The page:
Exotic Wormsnail



Exotic Wormsnail
Eualetes tulipa (Chenu, 1843)




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Eualetes tulipa
From Wikipedia, the free encyclopedia

Scientific classification
Kingdom:     Animalia
Phylum:     Mollusca
Class:     Gastropoda
(unranked):     clade Caenogastropoda
clade Hypsogastropoda
clade Littorinimorpha
Superfamily:     Vermetoidea
Family:     Vermetidae
Genus:     Eualetes
Species:     E. tulipa
Binomial name
Eualetes tulipa
(Chenu, 1843)
Synonyms

    Eualetes tulipa (Chenu, 1843) (incorrect authorship)
    Serpulorbis angulatus (Chenu, 1844) (incorrect authorship)
    Serpulorbis effusus (Chenu, 1844) (incorrect authorship)
    Serpulorbis panamensis (Chenu, 1844) (incorrect authorship)
    Thylacodes angulatus Rousseau in Chenu, 1844
    Thylacodes effusus Valenciennes in Chenu, 1844
    Vermetus alii Hadfield & Kay in Hadfield et al., 1972
    Vermetus angulatus Rousseau in Chenu, 1844 (subjective synonym)
    Vermetus effusus Valenciennes in Chenu, 1844 (subjective synonym)
    Vermetus panamensis Rousseau in Chenu, 1844 (subjective synonym)
    Vermetus tulipa Rousseau in Chenu, 1843 (original combination)

Eualetes tulipa is a species of sea snail, a marine gastropod mollusk in the family Vermetidae, the worm snails or worm shells.[1]
Description

E. tulipa is a marine gastropod species of the family Vermetidae, commonly known as "worm snails" due to the tube shape of their shells. Vermetids are sessile and are either attached or buried on hard substrates. Once the juvenile attaches to the substrate, the adult shell grows by coiling itself at a right angle to the nuclear whorls of the juvenile shell. This produces a large morphological plasticity in the adults
Distribution

There are reports of this species at several localities in Panama Bay, including the boulder reef at Vera Cruz, Veraguas Province, both in the east Pacific Ocean.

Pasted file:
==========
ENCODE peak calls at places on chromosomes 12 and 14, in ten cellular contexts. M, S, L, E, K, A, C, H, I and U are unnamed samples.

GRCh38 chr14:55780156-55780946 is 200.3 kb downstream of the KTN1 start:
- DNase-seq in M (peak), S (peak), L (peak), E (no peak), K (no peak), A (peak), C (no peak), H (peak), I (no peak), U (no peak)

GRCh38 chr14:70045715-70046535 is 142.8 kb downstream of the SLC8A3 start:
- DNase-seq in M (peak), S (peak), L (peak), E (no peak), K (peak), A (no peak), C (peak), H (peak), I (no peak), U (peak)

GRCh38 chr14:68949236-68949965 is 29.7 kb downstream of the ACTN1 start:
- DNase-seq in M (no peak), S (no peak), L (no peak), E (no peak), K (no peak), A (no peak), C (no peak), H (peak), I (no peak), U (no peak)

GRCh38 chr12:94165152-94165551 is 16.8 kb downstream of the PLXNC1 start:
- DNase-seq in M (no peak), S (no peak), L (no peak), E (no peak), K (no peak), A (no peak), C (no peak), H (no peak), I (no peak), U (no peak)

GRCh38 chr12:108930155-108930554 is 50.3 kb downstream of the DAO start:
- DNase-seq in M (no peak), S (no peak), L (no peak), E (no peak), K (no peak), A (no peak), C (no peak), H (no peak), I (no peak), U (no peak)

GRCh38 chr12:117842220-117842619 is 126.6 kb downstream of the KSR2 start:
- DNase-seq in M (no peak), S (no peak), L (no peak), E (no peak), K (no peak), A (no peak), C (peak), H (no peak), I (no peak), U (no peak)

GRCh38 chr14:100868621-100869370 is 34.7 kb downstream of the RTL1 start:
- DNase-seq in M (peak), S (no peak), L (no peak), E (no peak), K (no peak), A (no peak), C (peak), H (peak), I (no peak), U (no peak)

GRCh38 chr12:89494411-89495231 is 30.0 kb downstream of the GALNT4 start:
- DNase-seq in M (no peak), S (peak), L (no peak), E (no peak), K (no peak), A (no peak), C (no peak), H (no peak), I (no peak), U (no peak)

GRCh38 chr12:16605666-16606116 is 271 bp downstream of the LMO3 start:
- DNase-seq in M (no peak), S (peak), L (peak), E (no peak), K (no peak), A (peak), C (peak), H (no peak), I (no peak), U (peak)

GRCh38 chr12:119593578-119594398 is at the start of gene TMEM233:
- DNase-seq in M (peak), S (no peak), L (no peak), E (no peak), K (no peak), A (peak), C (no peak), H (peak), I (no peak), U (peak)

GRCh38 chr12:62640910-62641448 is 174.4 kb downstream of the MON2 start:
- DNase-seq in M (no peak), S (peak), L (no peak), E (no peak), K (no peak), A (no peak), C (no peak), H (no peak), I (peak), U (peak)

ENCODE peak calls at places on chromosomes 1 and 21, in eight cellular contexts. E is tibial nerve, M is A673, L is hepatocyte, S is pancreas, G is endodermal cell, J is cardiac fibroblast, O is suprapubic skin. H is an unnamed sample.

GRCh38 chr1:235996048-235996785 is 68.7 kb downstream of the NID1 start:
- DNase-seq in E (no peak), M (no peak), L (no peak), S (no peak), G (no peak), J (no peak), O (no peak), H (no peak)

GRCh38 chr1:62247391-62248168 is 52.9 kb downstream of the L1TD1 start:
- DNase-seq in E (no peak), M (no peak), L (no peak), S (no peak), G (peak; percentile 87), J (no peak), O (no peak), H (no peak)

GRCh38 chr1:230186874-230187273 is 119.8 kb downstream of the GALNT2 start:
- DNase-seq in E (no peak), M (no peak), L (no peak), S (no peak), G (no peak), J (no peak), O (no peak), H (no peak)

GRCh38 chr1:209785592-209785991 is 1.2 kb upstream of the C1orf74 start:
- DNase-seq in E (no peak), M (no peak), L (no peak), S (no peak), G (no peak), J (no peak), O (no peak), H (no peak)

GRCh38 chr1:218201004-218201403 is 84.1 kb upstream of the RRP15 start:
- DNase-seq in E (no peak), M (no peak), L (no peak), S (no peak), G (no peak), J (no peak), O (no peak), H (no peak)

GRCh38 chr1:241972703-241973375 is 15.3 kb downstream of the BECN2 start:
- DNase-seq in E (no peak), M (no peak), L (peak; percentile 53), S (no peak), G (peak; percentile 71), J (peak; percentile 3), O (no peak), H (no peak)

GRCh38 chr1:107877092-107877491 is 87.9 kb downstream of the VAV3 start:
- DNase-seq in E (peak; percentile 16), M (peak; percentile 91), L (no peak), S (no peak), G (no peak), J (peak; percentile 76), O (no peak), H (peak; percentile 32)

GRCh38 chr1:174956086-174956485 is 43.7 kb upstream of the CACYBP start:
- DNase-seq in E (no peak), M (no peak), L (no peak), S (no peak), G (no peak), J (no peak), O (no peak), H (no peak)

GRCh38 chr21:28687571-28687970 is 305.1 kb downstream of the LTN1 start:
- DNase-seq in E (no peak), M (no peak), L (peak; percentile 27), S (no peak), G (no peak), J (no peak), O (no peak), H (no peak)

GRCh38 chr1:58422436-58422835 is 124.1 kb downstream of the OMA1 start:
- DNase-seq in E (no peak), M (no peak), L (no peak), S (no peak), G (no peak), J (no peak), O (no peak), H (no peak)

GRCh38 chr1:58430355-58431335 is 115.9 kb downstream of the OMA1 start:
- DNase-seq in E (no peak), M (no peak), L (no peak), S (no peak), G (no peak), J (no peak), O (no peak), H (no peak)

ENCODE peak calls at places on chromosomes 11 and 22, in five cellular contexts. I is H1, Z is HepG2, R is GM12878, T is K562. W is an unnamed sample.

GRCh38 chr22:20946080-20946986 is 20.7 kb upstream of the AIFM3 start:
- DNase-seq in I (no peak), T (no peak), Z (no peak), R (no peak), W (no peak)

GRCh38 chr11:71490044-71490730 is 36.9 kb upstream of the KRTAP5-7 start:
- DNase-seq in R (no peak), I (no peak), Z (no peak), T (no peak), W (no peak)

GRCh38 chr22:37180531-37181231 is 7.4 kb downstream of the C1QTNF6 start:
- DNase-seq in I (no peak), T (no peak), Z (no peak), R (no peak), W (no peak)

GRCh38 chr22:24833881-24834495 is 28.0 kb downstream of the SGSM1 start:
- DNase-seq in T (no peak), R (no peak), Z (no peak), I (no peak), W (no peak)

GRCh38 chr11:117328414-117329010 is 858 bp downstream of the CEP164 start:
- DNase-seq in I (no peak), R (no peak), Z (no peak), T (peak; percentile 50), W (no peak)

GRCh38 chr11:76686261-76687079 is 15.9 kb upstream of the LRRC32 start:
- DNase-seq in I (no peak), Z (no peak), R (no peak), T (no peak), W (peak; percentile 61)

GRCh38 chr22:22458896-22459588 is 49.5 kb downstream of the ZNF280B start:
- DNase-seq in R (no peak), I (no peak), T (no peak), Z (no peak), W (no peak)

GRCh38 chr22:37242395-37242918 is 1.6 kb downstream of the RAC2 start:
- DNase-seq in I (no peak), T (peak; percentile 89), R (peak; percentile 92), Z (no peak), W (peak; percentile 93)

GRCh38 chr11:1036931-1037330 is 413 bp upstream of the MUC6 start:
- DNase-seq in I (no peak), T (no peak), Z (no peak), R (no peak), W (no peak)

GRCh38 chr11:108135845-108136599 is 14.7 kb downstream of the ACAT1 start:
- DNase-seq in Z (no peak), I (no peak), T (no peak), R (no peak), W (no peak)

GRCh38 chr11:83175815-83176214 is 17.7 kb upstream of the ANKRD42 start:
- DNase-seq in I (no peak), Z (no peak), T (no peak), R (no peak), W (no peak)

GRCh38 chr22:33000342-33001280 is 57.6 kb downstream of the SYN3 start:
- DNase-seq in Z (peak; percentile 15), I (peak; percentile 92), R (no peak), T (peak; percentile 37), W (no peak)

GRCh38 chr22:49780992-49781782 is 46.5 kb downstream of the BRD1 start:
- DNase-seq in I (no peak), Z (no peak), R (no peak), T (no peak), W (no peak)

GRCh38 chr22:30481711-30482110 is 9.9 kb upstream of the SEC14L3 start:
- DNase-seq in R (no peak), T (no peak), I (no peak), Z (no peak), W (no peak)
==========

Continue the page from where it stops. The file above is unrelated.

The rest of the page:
In Hawaii, E. tulipa has been reported as a non-indigenous, introduced species in 32 localities, including Kane‘ohe Bay, Hilo Harbour, O’ahu Waikiki and O’ahu Honolulu, since at least 1997. In these Hawaiian localities, individuals are mainly found attached to artificial substrates such as concrete pilings and walls, metal and wood substrates but also in natural environments such as reefs and mangrove roots.

In the Venezuelan Caribbean, this species (reported as Vermetus sp.) has been observed since at least 1986 in the central west coast near Puerto Cabello colonizing the walls of the intake-cooling sea water channel of a thermoelectric power plant. This species has also been observed at other two localities within the area colonizing other artificial substrates: the first is on the concrete pilings at the deck of El Palito oil refinery, and the other is on the metal remains of a ship wreck.
References

Eualetes tulipa (Chenu, 1843). WoRMS (2009). Eualetes tulipa (Chenu, 1843). Accessed through the World Register of Marine Species at http://www.marinespecies.org/aphia.php?p=taxdetails&id=397075 on 9 July 2010 .


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